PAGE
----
The political parties created in Romania after 1989 have lost the battle with time and history.
The Romanian social, economic and – last but not least – political actuality poignantly points to a grave, chronic and irreconcilable deficit of all the political doctrines and ideologies born or reborn immediately after 1989, the ones that created the whole range of parties, from the left wing to the right wing of the political spectrum, forming what has so far been the framework of our new democracy.
After more than four decades of communist dictatorship, suddenly open before the Romanians’ eyes were not only the borders of the country but also the freedom to be and do what previous generations did not hope would ever happen again. But especially an apparently incredible and huge range of political options, seen before only in certain history books and heard from the stories of those who had experienced those “other times” before the dark age of dictatorship.
In the first years after the fall of communism, the “political market” was oversaturated, almost overnight, by a veritable plethora of new political parties, never before seen or heard of. Some of them with doctrines, pretensions, and an antiquated historical perfume – the National Liberal Party, National Peasant Party, Conservative Party –, and others (most of them in fact) located somewhere at the confluence between the old historical political tradition, the ghostly inertia of the communist era that had just come to an end, and the new democratic national and European outlook.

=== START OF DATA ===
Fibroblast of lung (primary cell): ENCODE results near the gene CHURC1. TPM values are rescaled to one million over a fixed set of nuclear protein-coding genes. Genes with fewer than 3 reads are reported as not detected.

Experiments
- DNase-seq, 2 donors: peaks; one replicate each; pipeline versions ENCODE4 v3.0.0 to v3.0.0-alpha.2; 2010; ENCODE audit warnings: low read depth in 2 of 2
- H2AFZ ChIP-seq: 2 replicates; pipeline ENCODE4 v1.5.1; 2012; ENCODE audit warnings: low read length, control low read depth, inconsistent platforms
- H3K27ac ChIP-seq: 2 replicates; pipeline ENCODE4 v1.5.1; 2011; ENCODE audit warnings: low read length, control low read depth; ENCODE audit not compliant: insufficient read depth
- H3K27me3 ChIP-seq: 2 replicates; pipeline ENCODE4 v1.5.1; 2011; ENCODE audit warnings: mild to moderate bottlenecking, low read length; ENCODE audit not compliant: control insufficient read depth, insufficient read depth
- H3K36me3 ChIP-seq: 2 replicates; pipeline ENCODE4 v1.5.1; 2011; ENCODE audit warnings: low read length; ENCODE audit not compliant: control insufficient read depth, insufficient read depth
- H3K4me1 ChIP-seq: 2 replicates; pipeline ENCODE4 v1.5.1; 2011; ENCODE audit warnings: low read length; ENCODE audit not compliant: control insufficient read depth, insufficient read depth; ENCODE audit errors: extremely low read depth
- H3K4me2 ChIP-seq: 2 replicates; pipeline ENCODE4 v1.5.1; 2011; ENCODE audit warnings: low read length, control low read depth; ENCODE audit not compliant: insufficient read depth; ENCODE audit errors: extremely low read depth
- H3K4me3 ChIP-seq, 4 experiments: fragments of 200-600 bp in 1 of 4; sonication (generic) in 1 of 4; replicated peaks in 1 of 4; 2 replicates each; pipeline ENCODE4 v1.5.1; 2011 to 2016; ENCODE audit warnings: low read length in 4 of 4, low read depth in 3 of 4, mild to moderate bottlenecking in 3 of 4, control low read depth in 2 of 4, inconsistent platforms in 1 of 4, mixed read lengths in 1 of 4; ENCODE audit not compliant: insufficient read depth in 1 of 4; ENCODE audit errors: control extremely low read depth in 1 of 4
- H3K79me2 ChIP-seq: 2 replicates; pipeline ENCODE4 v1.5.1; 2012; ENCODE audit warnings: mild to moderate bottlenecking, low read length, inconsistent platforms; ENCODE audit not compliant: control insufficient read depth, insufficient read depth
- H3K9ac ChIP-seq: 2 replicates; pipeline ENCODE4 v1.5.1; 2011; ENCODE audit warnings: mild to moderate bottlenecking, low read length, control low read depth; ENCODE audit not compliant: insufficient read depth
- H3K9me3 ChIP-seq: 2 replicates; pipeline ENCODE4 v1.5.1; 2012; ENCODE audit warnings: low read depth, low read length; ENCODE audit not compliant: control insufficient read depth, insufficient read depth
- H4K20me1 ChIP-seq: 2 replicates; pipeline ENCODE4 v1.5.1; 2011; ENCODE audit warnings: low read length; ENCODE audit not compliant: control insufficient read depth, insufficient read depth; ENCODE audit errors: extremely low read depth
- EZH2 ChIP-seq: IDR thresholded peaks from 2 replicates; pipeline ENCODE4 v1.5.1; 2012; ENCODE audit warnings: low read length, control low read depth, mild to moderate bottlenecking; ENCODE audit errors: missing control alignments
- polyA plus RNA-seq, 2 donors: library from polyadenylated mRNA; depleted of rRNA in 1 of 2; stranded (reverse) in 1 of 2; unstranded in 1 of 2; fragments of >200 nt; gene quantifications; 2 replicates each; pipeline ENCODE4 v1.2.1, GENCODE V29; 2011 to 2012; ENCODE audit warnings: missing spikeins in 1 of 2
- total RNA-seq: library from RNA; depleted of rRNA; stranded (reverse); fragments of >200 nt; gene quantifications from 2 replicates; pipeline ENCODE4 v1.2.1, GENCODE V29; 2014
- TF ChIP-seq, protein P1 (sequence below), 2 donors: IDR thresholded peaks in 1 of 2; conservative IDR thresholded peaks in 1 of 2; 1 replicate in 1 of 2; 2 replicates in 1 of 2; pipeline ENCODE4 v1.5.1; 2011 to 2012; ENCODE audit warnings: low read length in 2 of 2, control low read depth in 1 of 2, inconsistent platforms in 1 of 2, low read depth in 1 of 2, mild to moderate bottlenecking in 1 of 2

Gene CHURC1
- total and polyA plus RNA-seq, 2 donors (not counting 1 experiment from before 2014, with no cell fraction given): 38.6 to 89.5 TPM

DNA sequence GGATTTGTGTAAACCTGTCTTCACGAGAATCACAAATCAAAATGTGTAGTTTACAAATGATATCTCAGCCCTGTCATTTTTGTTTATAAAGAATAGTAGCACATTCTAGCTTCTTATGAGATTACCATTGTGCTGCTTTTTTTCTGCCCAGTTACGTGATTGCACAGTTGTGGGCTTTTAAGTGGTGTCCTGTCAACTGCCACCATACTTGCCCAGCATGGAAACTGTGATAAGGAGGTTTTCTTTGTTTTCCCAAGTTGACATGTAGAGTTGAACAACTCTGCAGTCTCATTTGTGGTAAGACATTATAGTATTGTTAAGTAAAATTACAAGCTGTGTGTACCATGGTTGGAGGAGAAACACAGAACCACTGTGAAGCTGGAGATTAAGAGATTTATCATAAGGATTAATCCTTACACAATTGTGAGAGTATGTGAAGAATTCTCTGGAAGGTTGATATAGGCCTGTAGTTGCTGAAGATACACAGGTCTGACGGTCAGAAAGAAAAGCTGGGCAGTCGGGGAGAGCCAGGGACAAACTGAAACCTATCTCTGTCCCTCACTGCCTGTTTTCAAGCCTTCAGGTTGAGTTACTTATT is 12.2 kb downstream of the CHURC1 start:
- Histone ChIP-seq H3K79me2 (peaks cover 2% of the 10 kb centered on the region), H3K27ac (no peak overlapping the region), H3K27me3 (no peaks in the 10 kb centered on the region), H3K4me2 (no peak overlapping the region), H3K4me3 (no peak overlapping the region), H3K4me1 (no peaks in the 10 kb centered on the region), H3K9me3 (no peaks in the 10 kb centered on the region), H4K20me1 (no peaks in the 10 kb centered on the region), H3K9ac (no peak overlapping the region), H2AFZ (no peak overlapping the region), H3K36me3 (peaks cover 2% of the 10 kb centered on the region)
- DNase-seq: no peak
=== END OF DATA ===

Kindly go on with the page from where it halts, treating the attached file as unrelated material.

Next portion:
In just a few years, a forceful political exercise was imposed on Romanians for the decades that followed. And one of the most difficult stages of this exercise consisted of the formation and legitimisation of individual social options in relation to the ideological and doctrinaire currents of the political parties that had formed.
Thus, the years that have passed since 1989 have been marked by several large stages of political orientation, migration, coagulation, and dispersal of society toward various political currents and implicitly political parties that held – in turn – power and supremacy at the top of the Romanians’ electoral options.
Still, as a defining element of all these great stages of the sifting and erosion of the whole Romanian post-communist political and party system, there was and still is an incontestable lack of any doctrinaire and ideological reality that would have been actually followed and observed by any of the parties that have alternated at the helm of power.